Assisting, perhaps only observing
A woman through the greatest transformation of her own life.
Mother and child do the work while I hold tight to the burden and honor of bearing witness, and little more.
And then we let go, and leave the new life with that which is seemingly old and wise as ever a woman can be, all knowing and eternal and the most beautiful connection and spirit and energy and light, bonding of the truest love, and time no longer matters or can be told except the here and now of mother and baby in enduring bliss.
As midwife, the passage is not ours. Though we are there beside her, go there, deep, stand vigil, hold tight, strong, nurturing, bearing witness to the transformation of life, of girl to woman, primal and passionate movement, motion;, the tribal ritual; going down deep into the most intense space a woman can go. And then the instant creation of motherhood, vital love, this is what it’s all about. Everything. To be there, with her, if no more than watching over, and giving the gift of trust that she knows I will do all I can to ensure safe passage, see that she returns from that wild space no man may ever know, with a babe at her breast suckling. All so she can let go, and fully experience this enigmatic process.
As midwife, we serve as escort. The greatest of honors. The careful observer, at best empowering and encouraging and ensuring safe passage. If we can, for how much is beyond man and medicine, things they will never fully know, and the more I know the more I realize I don’t, but what can I do because this is not mine, it is her hers, what she wants, and it is natural, and it will happen, or it won’t, and what can we really do but trust.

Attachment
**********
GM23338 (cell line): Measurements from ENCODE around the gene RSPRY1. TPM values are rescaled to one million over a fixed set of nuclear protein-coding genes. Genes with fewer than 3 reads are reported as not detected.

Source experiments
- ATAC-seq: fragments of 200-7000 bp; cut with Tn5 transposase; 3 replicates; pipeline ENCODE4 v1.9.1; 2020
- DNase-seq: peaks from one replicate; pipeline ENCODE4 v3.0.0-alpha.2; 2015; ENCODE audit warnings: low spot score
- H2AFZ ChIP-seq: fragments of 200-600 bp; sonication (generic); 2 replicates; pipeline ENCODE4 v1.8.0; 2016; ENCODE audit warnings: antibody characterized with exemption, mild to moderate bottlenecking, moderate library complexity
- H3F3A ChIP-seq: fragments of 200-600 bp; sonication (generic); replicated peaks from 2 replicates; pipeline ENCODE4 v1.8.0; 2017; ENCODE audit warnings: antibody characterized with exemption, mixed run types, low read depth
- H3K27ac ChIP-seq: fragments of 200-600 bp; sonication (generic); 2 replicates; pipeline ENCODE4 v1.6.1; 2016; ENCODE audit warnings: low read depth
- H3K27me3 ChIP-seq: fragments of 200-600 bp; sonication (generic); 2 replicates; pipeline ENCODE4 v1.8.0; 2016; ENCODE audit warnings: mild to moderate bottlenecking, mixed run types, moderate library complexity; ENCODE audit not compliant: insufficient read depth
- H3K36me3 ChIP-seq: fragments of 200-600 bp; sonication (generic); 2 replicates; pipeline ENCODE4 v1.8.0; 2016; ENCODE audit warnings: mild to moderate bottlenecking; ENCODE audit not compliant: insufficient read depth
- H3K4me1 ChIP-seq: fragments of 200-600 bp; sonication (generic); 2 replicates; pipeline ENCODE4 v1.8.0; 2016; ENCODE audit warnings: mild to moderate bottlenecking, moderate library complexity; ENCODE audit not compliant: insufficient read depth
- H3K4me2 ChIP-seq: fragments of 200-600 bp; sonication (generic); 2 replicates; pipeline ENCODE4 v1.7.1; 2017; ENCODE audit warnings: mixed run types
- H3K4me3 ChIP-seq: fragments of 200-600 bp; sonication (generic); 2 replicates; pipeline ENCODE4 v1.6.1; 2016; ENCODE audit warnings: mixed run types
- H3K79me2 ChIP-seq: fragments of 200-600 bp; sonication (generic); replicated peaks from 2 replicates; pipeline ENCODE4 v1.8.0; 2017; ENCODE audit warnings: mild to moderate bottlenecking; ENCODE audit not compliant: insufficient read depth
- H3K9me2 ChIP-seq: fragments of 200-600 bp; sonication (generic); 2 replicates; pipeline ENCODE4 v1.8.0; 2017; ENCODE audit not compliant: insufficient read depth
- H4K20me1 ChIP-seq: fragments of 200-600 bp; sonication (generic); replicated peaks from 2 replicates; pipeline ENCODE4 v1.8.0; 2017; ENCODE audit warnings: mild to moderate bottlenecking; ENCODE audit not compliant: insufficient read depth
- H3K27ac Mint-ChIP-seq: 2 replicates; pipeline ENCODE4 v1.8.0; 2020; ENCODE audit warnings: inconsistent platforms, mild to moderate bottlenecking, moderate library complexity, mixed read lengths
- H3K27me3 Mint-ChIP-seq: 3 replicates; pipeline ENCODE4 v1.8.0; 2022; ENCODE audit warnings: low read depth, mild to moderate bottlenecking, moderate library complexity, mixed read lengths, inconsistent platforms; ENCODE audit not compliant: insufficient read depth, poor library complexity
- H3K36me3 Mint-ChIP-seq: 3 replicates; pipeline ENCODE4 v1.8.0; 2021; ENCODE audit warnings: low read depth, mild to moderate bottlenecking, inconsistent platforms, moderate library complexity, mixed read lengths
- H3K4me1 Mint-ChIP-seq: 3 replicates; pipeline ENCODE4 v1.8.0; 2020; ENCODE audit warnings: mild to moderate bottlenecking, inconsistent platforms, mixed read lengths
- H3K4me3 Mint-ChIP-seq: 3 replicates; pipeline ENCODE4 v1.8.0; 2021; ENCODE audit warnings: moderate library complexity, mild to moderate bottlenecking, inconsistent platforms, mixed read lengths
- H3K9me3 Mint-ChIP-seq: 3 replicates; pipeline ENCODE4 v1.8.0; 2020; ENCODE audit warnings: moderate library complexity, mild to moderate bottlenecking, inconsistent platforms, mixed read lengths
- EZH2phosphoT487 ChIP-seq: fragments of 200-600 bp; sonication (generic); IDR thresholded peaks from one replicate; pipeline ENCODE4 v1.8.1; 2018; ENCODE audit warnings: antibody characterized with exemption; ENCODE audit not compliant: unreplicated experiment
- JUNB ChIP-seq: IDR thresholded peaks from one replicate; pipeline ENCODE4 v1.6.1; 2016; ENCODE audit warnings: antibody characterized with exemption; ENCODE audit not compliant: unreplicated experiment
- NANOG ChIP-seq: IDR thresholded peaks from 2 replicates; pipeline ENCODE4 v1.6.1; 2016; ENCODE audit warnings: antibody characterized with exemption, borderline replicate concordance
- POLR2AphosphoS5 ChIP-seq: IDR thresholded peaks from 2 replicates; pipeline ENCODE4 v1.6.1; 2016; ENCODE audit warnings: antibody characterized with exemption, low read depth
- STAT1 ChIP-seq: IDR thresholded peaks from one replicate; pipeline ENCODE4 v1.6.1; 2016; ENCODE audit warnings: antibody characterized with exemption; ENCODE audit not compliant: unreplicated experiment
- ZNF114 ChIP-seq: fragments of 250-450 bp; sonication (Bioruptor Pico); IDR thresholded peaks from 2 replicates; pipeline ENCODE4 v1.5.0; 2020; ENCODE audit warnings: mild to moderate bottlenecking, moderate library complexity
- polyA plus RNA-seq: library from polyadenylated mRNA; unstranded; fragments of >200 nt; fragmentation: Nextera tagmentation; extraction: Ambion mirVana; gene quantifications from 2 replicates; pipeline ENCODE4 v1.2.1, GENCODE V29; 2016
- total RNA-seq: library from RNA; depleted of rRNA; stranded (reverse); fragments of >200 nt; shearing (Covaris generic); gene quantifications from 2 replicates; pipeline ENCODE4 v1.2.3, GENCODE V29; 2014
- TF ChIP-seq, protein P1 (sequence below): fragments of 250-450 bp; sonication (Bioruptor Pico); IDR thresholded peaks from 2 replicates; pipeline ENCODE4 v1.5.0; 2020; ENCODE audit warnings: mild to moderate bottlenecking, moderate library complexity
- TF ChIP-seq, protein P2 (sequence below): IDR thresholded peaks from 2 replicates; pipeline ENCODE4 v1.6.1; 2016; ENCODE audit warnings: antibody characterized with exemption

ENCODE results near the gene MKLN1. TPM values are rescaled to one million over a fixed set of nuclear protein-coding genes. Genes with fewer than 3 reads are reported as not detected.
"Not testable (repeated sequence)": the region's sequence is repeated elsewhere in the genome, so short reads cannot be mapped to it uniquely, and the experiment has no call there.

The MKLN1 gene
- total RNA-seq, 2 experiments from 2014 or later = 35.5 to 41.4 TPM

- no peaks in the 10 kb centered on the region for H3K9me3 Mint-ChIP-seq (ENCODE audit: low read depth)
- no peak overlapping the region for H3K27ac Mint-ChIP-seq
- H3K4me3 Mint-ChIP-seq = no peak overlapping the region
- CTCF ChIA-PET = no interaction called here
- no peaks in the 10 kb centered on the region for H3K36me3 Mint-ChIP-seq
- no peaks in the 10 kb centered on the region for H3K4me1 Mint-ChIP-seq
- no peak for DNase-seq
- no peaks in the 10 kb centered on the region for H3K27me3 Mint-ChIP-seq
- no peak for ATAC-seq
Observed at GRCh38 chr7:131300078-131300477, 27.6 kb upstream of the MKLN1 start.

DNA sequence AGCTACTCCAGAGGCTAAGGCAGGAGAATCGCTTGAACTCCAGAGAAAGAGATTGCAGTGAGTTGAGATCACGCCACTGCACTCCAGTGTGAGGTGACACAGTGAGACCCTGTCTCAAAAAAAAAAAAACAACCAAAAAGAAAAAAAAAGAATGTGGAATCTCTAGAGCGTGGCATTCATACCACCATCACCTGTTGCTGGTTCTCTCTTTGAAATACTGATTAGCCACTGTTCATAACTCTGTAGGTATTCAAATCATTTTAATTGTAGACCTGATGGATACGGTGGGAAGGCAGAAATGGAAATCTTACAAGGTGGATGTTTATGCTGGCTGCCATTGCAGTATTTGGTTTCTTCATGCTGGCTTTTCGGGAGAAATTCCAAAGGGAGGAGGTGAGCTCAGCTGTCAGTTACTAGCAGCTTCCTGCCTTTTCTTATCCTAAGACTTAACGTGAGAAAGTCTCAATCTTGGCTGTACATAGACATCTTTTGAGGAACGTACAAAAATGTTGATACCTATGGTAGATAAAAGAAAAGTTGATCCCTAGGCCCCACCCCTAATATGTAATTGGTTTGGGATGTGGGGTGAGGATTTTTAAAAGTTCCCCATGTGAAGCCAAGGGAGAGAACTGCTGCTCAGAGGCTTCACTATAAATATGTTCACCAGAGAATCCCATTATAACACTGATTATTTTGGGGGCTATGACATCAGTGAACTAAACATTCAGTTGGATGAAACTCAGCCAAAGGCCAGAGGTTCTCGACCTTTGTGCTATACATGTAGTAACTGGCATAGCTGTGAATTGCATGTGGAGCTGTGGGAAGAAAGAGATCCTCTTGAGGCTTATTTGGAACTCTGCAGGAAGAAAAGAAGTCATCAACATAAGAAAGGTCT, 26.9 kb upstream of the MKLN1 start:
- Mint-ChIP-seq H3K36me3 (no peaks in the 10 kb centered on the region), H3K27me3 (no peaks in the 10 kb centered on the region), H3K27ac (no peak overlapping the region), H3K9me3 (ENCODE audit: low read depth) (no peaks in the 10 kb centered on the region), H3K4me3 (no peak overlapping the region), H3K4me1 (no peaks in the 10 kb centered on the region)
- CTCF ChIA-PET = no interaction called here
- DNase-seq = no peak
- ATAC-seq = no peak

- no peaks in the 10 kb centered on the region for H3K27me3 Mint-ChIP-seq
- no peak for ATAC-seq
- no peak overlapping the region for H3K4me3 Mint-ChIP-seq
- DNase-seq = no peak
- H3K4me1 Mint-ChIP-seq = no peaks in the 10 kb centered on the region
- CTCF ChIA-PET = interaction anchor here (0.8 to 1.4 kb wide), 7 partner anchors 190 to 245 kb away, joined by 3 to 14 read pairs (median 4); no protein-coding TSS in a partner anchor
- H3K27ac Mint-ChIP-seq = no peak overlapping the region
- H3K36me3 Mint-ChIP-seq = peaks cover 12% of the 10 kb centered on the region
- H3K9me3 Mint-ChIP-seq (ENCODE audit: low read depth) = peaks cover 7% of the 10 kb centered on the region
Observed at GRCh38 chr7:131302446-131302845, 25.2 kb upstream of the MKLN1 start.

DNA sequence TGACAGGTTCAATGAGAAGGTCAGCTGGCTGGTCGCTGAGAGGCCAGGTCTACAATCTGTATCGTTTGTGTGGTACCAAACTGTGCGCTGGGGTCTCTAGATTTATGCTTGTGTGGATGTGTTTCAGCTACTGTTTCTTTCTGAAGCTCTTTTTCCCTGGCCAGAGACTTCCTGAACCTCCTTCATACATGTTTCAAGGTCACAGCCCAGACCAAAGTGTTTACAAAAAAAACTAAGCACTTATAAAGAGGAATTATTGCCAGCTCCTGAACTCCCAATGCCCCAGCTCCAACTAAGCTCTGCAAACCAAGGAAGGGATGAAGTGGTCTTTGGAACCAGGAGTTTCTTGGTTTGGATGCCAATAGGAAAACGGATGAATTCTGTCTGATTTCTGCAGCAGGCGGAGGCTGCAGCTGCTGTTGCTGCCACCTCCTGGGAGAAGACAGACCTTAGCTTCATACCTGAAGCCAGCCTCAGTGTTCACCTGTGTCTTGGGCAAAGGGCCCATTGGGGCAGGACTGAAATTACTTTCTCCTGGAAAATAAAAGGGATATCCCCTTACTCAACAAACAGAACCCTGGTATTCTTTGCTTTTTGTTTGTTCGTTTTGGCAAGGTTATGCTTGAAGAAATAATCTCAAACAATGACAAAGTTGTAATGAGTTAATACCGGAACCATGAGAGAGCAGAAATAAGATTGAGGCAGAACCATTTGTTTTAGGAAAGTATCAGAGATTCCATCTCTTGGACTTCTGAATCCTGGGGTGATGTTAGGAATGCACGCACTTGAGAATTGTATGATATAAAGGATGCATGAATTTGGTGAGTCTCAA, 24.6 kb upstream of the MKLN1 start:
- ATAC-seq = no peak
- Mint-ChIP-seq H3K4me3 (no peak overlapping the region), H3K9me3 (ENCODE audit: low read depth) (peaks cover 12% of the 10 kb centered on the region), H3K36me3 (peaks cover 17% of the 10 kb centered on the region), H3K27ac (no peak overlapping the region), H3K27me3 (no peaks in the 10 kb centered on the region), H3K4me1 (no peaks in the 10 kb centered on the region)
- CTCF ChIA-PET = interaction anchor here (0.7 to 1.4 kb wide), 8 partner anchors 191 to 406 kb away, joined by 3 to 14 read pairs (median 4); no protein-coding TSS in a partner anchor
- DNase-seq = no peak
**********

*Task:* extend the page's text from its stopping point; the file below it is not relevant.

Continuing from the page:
This was not only intense (and at times, I reflect back and admit: a bit insane), it was intimate. Being there for another woman turned out to be even more intense that doing it myself. Back twenty something years ago when I birthed, my midwife had not been there before, and didn’t know how deep a woman can go. She was afraid. I scared her. It can be a frightening place, the depths that a woman can dive into. I am not afraid.
Diving deep… And not alone. And then, being certain of the unwavering strength and core belief in women; our collective body, mind and soul; and life and the primal, passionate act of birth. Belief in her, and in myself – strong enough to bring them back.
I can’t explain it better yet. If you’ve been there, you know. If you haven’t, go there. Somehow. Try.
How deep can you go?
Birth brings life so close to
death and we are hanging
on by tendons tied to some
as strong and sweet as a first breath.
Life changing. Life creating. The elemental woman’s Right of Passage. Primal, powerful, passionate, ecstatic. Yes, it can be. It is.
The intensity of a bath. The horse trough in the living room, beside the wood stove. Drinking spring water a degree above freezing. Sweating. Here so far from pavement, anything seeming like solid ground. In quiet laughter, we recall sweating in Buenos Aires. The purity of sweat; cleaning from the inside out. Raising the body temperature; cleansing the pores down deep from the soul. If I sweat, I don’t get sick. If I’m getting sick, I need to sweat. This is good medicine. Simple stuff. Old Man Brinker taught me that.
Sit back and sweat in the water by the wood stove…
It all comes back, rolls over me in a steamy embrace of hot water in a horse trough by the wood stove with my husband. I want a glass of wine, taste the sweet tart cool richness on my lips and in my throat, but know this is the last thing I really need. I’m already dizzy. It is the heat. The relaxation. The utter letting go.
Several moons ago. (Tonight I saw a sliver of a new moon tipped up like an empty bowl, waiting to be filled, or just having been emptied.)